I was chatting with the owner of a new bookstore (So much hope slipped between the pages of THAT retail choice!) who told me that she reads anything put in front of her nose.
It's the Little Bookstore, btw, and if you are in her part of the world, go buy a book from this young business owner. Oh hell, suit up and go buy a book from any independent bookstore. Yes, a real book. From a real businessperson.
Since it's a summer unlike other summers (unlike ALL other summers, we can only hope) I decided to go a different way.
Instead of reading whatever finds its way to the front of my face, I thought, perhaps make a discipline of it.
Ah, that delicious question: what to read?
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John Newbery was a British bookseller who turned children's literature to profit (he published The History of Little Goody Two-Shoes in 1765.
Not the Adam Ant version).
The American Library Association uses his name (John Newbery, not Adam Ant) to recognize the most "most distinguished contribution to American literature for children."
Each year since the 1920's, a book wins the Newbery Medal. And often there are a couple of runners-up –– Newbery Honor books.
Fiction, non-fiction, poetry, whatever, chosen by a group of American librarians.
Doing the easy math, it's 100 of the best books for younger readers from the past 100 or so years.
I already know a good quarter-century of those book covers from my childhood, but the more recent ones are unexplored territory.
Sidebar: I'm sure it's still going, but reading competitions in grade school ––!
As I remember, any book gave you 1 point, a book with the shiny silver Newbery Honor sticker 2 points, the gold Newbery Medal 3.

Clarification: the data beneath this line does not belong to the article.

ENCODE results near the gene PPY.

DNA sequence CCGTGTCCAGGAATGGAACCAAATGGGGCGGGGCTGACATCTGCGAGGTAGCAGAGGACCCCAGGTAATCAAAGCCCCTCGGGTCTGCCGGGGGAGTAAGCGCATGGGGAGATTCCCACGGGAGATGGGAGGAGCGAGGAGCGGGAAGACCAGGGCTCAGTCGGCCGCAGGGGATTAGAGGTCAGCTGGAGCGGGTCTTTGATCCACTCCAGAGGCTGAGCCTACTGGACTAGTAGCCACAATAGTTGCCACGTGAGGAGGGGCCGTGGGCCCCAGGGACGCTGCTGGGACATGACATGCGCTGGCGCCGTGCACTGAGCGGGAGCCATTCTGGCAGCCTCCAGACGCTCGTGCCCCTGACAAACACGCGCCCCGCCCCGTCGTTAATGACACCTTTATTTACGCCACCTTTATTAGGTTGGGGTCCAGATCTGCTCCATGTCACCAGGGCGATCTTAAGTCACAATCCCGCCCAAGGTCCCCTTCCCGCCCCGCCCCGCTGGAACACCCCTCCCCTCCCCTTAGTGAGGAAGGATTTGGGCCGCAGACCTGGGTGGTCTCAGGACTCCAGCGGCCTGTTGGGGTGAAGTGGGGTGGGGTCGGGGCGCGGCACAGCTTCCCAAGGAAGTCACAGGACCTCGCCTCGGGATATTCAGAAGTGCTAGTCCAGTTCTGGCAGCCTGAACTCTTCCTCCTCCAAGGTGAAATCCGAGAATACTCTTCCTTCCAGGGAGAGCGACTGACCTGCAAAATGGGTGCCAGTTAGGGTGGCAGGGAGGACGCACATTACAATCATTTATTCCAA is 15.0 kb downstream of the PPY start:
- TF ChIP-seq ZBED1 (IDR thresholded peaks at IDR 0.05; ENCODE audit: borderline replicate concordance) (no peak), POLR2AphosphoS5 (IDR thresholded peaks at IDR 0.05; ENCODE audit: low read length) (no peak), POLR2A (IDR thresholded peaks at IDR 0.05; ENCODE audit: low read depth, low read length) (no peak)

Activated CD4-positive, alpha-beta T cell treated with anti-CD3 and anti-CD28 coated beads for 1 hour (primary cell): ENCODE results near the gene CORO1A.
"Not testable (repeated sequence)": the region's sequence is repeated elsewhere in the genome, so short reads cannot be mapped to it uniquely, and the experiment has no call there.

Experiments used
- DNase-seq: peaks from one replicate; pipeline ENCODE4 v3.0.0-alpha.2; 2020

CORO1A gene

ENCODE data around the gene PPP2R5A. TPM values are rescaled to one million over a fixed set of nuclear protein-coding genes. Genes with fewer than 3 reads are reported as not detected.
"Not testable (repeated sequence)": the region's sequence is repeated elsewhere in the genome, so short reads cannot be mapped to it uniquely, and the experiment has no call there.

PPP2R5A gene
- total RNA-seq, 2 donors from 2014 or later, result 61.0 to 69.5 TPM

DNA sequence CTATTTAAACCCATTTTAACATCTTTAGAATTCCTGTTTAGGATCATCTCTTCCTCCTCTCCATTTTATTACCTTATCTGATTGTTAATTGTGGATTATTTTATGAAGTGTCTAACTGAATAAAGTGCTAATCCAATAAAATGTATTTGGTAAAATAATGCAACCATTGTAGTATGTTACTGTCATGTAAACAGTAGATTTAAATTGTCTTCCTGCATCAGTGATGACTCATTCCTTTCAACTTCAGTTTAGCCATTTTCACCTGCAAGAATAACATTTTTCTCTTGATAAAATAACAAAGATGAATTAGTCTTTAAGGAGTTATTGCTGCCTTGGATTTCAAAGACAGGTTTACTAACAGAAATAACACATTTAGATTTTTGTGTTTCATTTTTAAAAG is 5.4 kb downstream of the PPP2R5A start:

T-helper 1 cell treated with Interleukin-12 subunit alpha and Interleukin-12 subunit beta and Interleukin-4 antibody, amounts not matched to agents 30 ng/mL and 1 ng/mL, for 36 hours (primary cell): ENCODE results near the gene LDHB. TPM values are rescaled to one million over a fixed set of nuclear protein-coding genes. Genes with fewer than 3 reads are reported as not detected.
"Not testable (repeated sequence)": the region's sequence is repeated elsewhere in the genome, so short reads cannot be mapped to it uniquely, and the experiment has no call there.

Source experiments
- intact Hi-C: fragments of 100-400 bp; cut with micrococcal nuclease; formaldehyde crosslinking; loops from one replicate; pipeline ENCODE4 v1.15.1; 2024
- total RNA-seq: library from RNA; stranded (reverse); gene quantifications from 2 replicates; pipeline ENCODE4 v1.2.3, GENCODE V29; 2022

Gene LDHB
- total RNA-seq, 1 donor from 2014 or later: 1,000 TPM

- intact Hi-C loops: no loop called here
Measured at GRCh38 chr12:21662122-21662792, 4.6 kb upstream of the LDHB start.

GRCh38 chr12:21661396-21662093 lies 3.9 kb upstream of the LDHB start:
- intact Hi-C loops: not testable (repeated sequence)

Not that it supplied any street cred, but man, I was really good at that game. How I looked forward to those weeks.
I've knocked out a couple of dozen new titles in the past couple of months, and revisited a double-handful of childhood favorites.
I'm formulating a few theories about the trend of Newbery winners.
The earliest winners tended to focus on "exotic" settings, then came a rash of Revolutionary War stories, and a run on historical fiction.
Unexpectedly, many of the older Newbery seem to me to hold their value -- Gay-Neck, the unfortunately titled 1925 winner about a pigeon in India, still speaks to surviving war, while 1973's The Slave Dancer was frankly amazing: a brutal and intimate depiction of the African slave trade from an unexpected viewpoint.
I'm not ending the experiment yet, especially since there doesn't seem to be any equally reliable award for "adult" fiction. And because there are so dang many yet to go.
Here's a short list that I read (or re-read) this summer.
My Side of the Mountain by Jean Craig George
Getting Near to Baby by Audrey Couloumbis
Echo Mountain by Lauren Wolk Hollow by Lauren Wolk
Three Times Lucky by Sheila Turnage
Slave Dancer by Paula Fox
Enchantress from the Stars by Sylvia Louise Engdahl
Abel's Island by William Steig
The One and Only Ivan by Katherine Applegate
Turtle in Paradise by Jennifer Holm
The Crossover by Alexander Kwame
A Long Way from Chicago by Richard Peck
A Year Down Yonder by Richard Peck
Wittington by Alan Armstrong
Lily's Crossing by Patricia Reilly Giff
The Night Diary by Veera Hiranandani
Criss Cross by Lynne by Rae Perkins
The War That Saved My Life by Kimberly Brubaker Bradley
The War I Finally Won by Kimberly Brubaker Bradley
Hope Was Here by Joan Bauer
One Came Home by Amy Timberlake
The Watsons go to Birmingham, 1963 by Christopher Paul Curtis
Wish they earned some credit for some middle-school reading team...